Directories and Search

Course Search

Courses may be offered in one of the following modalities:

  • Traditional in-person courses (0–29 percent of coursework is delivered online, the majority being offered in person.)
  • Hybrid/blended courses (30–79 percent of coursework is delivered online.)
  • Online courses (100 percent of coursework is delivered online, either synchronously on a designated day and time or asynchronously as a deadline-driven course.)
  • Hyflex (Students will be assigned to attend in-person or live streamed sessions as a reduced-size cohort on a rotating basis; live sessions are also recorded, offering students the option to participate synchronously or view asynchronously as needed.)

If you are enrolled in courses delivered in traditional or hybrid modalities, you will be expected to attend face-to-face instruction as scheduled.

Black Writers I (ENG-262)

Semester: Fall 2020
Number: 0122-262-001
Instructor: Patricia Lespinasse
Days: Monday Wednesday 2:25 pm - 3:40 pm
Note: Online, Both synchronous and asynchronous
Location: Online
Credits: 3
Status: Cancelled

Meeting Mw 2:25pm-3:40pm

Course Materials: View Text Books

This course is a survey of African American and African Caribbean writers. Fulfills elective credit for English major. (Learning Goals:G;Distribution Reqs:Humanities)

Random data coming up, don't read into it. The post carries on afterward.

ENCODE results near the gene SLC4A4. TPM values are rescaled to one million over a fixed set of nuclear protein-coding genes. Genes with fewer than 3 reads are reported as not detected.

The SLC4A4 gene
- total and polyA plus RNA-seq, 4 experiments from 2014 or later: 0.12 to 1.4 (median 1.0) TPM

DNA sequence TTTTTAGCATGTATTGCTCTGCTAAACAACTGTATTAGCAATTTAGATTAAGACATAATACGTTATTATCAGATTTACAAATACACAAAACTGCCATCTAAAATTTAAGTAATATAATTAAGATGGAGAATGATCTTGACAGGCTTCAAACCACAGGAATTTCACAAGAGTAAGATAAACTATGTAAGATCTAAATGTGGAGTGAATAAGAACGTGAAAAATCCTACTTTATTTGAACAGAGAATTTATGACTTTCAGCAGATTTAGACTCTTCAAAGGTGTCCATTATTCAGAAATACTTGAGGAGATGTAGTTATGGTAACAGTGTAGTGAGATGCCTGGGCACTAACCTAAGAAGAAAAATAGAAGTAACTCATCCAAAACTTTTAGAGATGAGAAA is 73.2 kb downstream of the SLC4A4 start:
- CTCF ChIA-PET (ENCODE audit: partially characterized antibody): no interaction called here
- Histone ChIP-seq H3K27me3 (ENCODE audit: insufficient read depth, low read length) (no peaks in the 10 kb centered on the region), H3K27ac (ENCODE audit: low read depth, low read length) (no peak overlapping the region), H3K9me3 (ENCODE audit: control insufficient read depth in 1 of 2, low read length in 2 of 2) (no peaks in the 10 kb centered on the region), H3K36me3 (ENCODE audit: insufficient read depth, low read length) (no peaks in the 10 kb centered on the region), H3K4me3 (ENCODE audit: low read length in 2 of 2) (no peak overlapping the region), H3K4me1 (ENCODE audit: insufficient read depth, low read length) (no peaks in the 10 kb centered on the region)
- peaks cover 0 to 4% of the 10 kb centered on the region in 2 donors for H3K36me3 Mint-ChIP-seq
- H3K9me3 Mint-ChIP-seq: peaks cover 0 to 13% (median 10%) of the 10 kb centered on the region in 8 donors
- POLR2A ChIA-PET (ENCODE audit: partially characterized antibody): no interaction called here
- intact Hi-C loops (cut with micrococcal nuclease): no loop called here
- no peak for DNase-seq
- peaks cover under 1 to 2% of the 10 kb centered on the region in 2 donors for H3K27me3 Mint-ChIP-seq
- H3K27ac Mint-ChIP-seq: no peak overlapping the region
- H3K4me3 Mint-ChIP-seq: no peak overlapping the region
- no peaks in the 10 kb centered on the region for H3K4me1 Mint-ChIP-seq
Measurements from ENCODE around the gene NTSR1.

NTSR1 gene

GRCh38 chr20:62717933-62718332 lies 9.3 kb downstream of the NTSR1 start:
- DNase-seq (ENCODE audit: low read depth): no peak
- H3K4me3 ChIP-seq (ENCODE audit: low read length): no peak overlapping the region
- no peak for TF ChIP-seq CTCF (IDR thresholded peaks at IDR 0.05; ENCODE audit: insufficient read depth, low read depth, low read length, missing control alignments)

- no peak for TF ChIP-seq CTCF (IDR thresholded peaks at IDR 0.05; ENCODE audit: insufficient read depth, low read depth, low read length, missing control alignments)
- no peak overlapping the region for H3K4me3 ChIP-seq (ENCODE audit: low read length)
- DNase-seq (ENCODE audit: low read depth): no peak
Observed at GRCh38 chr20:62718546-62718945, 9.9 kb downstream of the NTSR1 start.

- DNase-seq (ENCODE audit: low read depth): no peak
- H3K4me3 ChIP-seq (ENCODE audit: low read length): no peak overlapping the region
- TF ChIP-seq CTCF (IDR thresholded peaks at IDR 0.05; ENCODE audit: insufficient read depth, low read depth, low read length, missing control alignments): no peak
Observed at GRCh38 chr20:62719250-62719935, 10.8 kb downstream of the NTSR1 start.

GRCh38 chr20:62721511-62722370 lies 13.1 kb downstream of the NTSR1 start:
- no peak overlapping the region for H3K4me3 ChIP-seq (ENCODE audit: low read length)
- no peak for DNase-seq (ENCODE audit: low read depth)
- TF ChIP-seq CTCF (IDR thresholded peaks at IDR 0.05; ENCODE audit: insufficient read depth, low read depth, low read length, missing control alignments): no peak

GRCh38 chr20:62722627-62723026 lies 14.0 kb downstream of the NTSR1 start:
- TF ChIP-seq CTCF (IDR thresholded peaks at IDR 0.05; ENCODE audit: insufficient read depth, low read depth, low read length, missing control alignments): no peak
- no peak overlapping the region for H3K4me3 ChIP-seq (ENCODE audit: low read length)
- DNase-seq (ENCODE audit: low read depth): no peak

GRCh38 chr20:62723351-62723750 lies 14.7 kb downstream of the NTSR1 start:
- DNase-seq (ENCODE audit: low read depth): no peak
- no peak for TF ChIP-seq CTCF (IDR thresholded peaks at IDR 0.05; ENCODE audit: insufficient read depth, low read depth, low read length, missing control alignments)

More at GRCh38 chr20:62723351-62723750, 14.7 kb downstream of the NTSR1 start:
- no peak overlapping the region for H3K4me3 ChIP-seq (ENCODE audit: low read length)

Learning Goals:   GENERAL EDUCATIONUnder both the old and new General Education system, this class fulfills the distribution requirement as a Humanities class (H). Under the new General Education system, this course fulfills the learning goal of Global Learning/Civic Engagement (G).LEARNING OUTCOMES FOR THIS COURSE1. In their written work and exams, students will demonstrate their knowledge of assigned texts by recalling significant details from the text, applying relevant historical contexts, and identifying the stylistics features that distinguish these works.2. In their written work, exams, and class discussion, students will explicate and analyze the primary literature through relevant theoretical frameworks within African American and Caribbean literary history.3. In their formal writing, students will produce original essays that convey their interpretations of the primary literature using error-free, clear and effective, college-level prose.

*The learning goals displayed here are those for one section of this course as offered in a recent semester, and are provided for the purpose of information only. The exact learning goals for each course section in a specific semester will be stated on the syllabus distributed at the start of the semester, and may differ in wording and emphasis from those shown here.

» View Other Sections of this Course

« Back to Search Results

Apply Now
Request Information